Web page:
Posted On Wednesday, February 06, 2013 at 08:26:42 AM
So, how much do you think it costs to organise a cricket World-Cup event? Forget the Women’s World Cup, for it’s too meager a budget to merit a mention. It’s the men’s event that spirals, at times, out of control.
So much so, that the International Cricket Council (ICC) has been forced to cut the budget for the 2015 World Cup. The budget sanctioned for the 2015 edition, set to be played in Australia and New Zealand, it’s learnt, will be about $150 million, nearly 35 million more than the 2011 edition.
In Indian currency, it’s almost 200 crores of appreciation in value but this paper has learnt that it’s a considerable reduction from the original estimate. ICC board sources have revealed to this paper that the demand from Australia and New Zealand was for about 180 million.
The IDI (ICC Development International) board of the ICC, which deals in the financial matters, did not approve of such a steep budget. How does it compare with the tourney held in India in 2011? For each match staged in that World Cup, the ICC paid $750,000 though India didn’t get to earn for all the 29 games held in this country.
The BCCI hosted some matches free of cost as the ICC wanted to compensate Pakistan, who were originally scheduled to host 14 games but were stripped off its hosting rights due to the poor security situation in the country. The budget for that World Cup was just about $115 million.
Then why do Australia and New Zealand demand the extra $65 million? One of the reasons for the low cost in India is that the cricket boards used their staff for the tournament. Down under, Cricket Australia and New Zealand Cricket have set up an organising committee staff of which is independent of the CA and NZC.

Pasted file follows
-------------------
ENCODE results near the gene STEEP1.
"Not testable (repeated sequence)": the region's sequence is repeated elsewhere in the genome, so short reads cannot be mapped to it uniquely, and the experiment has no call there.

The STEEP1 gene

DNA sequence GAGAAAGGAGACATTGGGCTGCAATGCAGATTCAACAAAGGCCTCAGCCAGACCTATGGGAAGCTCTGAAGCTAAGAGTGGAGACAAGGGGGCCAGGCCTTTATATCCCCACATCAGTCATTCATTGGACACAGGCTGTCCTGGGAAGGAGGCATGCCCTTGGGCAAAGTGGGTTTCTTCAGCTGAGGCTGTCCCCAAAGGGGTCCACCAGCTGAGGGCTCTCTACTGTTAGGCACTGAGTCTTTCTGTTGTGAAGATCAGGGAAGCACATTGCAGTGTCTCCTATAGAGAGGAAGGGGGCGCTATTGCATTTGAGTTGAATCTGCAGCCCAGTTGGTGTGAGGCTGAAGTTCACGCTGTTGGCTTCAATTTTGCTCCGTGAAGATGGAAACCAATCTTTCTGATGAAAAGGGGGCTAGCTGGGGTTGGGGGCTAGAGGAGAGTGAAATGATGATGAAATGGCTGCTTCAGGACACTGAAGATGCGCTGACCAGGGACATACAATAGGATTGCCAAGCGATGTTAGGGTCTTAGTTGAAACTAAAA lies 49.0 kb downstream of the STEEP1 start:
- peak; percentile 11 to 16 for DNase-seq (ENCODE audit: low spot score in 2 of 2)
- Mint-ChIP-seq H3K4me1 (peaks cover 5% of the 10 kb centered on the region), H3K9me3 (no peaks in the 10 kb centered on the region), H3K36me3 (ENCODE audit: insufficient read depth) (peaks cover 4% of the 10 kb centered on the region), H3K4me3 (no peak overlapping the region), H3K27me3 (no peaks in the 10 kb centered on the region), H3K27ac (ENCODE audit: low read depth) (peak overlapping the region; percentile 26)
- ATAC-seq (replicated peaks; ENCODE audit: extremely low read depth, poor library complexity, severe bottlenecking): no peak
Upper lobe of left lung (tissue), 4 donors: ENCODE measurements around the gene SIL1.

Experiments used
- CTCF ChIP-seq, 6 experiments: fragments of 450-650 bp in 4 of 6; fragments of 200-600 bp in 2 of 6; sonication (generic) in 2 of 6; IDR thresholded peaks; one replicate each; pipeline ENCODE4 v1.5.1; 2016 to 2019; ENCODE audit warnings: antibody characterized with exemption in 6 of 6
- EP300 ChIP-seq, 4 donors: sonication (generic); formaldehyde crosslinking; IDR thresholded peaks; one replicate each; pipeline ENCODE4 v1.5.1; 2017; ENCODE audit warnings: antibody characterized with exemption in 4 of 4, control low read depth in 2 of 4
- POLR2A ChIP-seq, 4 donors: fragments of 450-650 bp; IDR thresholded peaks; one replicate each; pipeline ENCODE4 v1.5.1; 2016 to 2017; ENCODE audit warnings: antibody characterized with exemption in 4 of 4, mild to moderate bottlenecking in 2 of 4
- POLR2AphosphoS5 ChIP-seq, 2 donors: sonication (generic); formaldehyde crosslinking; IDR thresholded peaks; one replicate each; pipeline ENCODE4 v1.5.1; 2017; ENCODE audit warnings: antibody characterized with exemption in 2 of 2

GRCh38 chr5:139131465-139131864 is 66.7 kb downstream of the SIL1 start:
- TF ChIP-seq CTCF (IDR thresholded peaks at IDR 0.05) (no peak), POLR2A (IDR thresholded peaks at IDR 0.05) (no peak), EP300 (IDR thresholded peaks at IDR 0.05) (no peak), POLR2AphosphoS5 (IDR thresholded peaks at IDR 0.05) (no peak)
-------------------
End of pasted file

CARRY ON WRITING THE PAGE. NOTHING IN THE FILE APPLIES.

The committee is called Local Organising Committee (LOC) which looks into the World Cup activity. Sources say the additional cost is because of the payment to the staff of LOC.
“The LOC was set up last year, overseen by a board composed of an independent chairman (James Strong) and deputy chairman, Ralph Waters, CA Wally Edwards and chief executive James Sutherland and New Zealand Cricket chairman Chris Moller and chief executive David White.
ICC president Alan Isaac and general manager (commercial) Campbell Jamieson attend the board meetings as observers,” said a spokesman for the LOC. “The LOC is working closely with the ICC, Cricket Australia and New Zealand Cricket on all aspects of the tournament,” he said.
An ICC spokesman refused to go into details of the budget. “We do not discuss financial information but surface it to say that the ICC Board felt that it was an appropriate budget to deliver a world class event which is the ICC flagship global tournament.”